Severity: Critical Alert
Exit/Entry: Authorities in Honduras extend nationwide curfew and restrictions through at least Sept. 13 due to COVID-19 activity.
Alert Begins 07 Sep 2020 10:32 AM UTC
Alert Expires 14 Sep 2020 11:59 PM UTC
- Incident: COVID-19 restrictions
- Location(s): Nationwide (map)
- Time Frame: Indefinite
- Impact: Major transport and commercial disruptions, increased police presence
Authorities in Honduras have extended the existing nationwide curfew and movement restrictions through at least 2300 Sept. 13 to combat the spread of coronavirus disease (COVID-19). Residents will only be allowed to leave their homes for permitted activities one day of the week, 0600-2000, depending on the last digit of the individual's national identification card, legal residency card, or passport, based on the following schedule:
- Sept. 7: The last digit is 7
- Sept. 8: The last digit is 8
- Sept. 9: The last digit is 9
- Sept. 10: The last digit is 0
- Sept. 11: The last digit is 1
- Sept. 12: The last digit is 2
- Sept. 13: The last digit is 3
Senior citizens, pregnant women, and persons with disabilities will have special access to authorized commercial establishments 0700-0900 and banks 0900-1000, depending on the last digit of the individual's official identification. Emergency personnel, as well as residents working in essential businesses, may circulate on additional days.
Officials will continue to implement business restrictions regionally based on COVID-19 activity and population density. Phase 1 of the recovery plan still applies nationwide, except in certain municipalities which remain at Phase 0. As of Sept. 7, the municipalities of Tela (Atlantida Department) and Omoa (Cortes Department) have progressed to Phase 1 of recovery, while the following areas remain under Phase 0.
- Trujillo, Saba, Tocoa, Bonito Oriental, Reitoca, San Buenaventura, Santa Lucia, Puerto Lempira, Brus Laguna, La Esperanza, Intibuca, San Jose, Santa Maria, La Paz, Las Vegas, Trinidad, Orocuina, Pespire, San Antonio de Flores, Pimienta, Potrerillos, Danili, Moroceli, Sinuapa, Ocotequepe, Juticalpa, Nacaome, Amapala, Langue, San Francisco de Coray, and San Lorenzo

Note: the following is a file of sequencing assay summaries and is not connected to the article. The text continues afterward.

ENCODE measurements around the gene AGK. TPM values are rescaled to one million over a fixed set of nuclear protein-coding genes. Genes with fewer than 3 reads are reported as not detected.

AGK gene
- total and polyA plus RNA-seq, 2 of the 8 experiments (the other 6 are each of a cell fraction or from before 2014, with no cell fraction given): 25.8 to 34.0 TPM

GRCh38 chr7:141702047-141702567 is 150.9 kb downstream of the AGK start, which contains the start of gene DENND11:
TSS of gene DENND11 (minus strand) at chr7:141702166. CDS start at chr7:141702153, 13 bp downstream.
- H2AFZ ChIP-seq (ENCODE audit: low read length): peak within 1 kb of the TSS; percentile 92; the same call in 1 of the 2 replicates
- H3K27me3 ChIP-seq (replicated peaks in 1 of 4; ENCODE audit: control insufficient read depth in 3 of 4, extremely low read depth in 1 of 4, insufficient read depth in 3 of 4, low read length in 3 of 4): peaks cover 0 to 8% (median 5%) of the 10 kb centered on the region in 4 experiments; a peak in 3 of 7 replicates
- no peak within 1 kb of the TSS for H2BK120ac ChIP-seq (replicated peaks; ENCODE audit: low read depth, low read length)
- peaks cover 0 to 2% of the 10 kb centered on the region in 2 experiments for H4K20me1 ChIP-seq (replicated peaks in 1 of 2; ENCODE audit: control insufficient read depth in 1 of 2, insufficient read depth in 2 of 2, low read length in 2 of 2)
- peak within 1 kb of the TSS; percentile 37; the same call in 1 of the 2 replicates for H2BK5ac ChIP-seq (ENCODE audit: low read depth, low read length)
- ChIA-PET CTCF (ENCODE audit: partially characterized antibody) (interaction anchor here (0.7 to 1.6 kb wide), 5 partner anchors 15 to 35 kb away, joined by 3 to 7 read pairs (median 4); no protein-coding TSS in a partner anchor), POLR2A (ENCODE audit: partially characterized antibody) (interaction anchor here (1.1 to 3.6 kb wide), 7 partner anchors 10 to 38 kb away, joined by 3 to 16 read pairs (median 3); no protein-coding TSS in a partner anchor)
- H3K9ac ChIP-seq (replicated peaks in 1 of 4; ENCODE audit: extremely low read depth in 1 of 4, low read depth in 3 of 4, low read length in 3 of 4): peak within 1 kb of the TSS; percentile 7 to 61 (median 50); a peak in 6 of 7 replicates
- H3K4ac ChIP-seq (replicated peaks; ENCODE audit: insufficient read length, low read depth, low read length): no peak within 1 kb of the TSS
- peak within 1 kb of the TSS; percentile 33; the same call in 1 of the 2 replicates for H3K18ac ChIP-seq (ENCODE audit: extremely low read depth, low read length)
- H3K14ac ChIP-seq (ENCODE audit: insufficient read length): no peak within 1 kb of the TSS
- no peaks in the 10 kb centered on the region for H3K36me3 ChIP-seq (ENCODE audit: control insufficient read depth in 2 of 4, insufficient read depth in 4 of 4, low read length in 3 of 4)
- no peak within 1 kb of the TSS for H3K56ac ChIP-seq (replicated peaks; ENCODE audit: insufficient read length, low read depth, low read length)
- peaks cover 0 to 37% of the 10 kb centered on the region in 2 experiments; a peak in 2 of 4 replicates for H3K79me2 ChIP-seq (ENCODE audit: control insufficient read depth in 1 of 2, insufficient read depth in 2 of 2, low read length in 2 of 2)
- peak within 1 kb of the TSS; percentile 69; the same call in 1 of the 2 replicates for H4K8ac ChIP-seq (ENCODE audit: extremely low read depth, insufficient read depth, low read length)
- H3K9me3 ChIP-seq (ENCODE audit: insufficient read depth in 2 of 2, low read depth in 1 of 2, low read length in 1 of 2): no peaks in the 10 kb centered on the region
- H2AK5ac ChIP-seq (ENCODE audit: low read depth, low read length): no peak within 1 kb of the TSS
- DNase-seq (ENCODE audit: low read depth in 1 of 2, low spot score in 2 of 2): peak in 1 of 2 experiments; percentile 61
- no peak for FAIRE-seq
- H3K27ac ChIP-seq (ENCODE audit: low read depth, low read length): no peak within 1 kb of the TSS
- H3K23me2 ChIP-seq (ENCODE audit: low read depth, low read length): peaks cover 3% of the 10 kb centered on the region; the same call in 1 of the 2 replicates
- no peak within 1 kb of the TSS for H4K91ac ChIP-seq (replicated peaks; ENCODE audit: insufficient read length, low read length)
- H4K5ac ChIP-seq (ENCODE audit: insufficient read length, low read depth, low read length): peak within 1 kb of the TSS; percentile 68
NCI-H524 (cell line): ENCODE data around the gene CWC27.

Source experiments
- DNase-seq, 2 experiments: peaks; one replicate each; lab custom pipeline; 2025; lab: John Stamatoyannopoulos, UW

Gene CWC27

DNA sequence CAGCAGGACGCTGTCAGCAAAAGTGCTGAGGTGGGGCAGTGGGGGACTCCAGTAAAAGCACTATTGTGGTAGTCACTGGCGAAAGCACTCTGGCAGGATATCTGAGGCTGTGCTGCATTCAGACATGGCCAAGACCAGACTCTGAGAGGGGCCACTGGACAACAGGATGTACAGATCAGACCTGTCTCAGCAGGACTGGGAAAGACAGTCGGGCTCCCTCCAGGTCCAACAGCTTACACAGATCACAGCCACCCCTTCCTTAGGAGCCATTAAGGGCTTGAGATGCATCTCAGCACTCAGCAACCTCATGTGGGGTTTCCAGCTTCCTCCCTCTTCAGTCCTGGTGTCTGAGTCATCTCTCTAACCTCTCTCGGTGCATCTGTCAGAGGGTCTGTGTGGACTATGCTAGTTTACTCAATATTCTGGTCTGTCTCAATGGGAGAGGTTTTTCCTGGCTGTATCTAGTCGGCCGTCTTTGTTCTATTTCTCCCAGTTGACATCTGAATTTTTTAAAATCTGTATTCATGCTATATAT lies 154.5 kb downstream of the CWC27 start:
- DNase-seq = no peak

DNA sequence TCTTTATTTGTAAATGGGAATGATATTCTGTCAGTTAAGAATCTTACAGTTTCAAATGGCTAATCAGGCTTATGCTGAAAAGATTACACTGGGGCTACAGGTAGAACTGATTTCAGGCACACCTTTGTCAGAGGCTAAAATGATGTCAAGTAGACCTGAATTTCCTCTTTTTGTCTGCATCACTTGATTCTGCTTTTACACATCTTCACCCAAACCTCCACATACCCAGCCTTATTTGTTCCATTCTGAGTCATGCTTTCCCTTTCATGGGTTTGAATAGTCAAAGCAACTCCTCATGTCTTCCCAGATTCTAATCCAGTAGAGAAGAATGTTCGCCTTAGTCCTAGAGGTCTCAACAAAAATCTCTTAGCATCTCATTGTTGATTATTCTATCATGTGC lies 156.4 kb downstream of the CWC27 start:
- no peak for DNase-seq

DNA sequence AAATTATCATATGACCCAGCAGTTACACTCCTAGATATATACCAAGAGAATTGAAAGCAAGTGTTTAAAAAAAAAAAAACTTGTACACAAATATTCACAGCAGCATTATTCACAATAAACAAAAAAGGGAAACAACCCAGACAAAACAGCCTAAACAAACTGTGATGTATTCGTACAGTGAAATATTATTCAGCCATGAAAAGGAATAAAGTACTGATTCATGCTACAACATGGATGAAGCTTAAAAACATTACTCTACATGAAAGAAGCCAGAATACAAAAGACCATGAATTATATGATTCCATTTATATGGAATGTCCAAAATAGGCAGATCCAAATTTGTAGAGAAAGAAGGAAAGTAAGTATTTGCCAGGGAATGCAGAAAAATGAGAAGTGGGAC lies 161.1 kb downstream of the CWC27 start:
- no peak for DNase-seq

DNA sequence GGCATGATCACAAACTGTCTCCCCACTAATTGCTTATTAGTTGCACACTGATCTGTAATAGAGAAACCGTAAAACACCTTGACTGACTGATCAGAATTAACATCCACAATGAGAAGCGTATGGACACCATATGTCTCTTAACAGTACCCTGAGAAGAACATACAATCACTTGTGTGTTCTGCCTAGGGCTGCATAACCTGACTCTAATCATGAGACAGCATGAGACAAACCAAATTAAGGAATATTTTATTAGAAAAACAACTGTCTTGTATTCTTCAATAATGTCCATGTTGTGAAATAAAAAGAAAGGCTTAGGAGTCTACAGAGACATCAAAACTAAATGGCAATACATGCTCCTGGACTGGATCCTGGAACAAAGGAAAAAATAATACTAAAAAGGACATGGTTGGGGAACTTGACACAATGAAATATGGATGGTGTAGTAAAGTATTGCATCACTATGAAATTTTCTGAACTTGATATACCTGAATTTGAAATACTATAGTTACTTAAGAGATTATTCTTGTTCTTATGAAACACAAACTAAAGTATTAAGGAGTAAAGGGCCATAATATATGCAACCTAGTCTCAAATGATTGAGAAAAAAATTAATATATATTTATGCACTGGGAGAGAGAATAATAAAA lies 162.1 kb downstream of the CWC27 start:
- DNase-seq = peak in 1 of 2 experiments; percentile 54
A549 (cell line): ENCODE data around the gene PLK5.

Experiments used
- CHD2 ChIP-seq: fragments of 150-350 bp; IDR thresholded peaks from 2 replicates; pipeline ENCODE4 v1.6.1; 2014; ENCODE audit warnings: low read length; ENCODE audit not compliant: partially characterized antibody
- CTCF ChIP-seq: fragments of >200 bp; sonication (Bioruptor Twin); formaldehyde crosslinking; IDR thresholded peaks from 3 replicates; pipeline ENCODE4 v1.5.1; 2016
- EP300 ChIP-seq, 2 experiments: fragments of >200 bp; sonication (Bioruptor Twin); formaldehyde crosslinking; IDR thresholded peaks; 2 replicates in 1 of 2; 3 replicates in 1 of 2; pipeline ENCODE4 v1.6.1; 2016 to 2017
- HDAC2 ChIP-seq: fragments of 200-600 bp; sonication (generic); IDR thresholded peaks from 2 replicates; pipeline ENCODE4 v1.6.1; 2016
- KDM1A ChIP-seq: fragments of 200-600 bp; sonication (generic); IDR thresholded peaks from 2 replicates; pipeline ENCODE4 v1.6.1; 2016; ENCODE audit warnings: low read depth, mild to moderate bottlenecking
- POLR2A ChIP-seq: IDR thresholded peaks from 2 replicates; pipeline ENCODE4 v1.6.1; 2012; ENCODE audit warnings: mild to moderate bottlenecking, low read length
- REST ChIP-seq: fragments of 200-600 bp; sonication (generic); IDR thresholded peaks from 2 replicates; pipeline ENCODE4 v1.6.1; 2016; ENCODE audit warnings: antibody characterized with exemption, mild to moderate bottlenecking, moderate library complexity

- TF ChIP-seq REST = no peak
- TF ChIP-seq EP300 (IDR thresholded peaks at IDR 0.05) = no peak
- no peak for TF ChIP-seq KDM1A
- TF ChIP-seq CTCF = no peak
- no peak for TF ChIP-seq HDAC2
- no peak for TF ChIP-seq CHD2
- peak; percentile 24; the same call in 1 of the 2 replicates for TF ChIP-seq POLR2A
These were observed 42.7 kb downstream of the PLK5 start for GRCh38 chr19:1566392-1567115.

Under Phase 1, businesses may reopen at 20-percent capacity. Under Phase 0, only essential businesses will be allowed to open, including banks and financial services, gas stations, pharmacies, grocery and hardware stores, and certain authorized restaurants. Authorized commercial establishments may only open 0700-1700 Monday-Friday; only pharmacies, supermarkets, and restaurant deliveries may operate on weekends.
All persons are required to wear facemasks in public. Officials have ordered authorized businesses to ensure that customers have covered their mouths and noses, use hand sanitizer, practice social distancing, and do not have a fever. National police will continue to enforce the movement restrictions. Some establishments, facilities, and activities remain suspended or closed nationwide, including urban and interurban public transport, bars, discos, cinemas, gyms, theaters, sports events, convention centers, airports, and educational centers. There is also a ban on private gatherings of more than 10 people.
International flights from all four international airports resumed Aug. 17, while domestic commercial flights started Aug. 10. All incoming international travelers are required to complete the immigration precheck form and must present a negative COVID-19 test upon arrival, taken within 72 hours prior to departure. Land and sea borders remain closed; however, the transport of cargo goods and supplies are exempt.
Background and Analysis
The restrictions implemented by Honduran authorities are similar to actions taken by other governments globally in response to the COVID-19 outbreak, which the World Health Organization (WHO) declared a pandemic March 11. Honduras, like several other governments, has likely begun easing restrictions on businesses regionally due to the need to allow some economic recovery. Should the number of COVID-19 cases significantly increase, relaxed restrictions may be reapplied. Likewise, a continued low number of cases may result in further relaxation of restrictions.
Follow all official instructions. Abide by national health and safety measures. Reconfirm all travel arrangements. Ensure contingency plans account for further disruptive measures or extensions of current restrictions.
Emphasize basic health precautions, especially frequent handwashing with soap and water, or an alcohol-based hand sanitizer if soap and water are unavailable. Practice good coughing/sneezing etiquette (i.e., covering coughs and sneezes with a disposable tissue, maintaining distance from others, and washing hands). There is no evidence that the influenza vaccine, antibiotics, or antiviral medications will prevent this disease, highlighting the importance of diligent basic health precautions.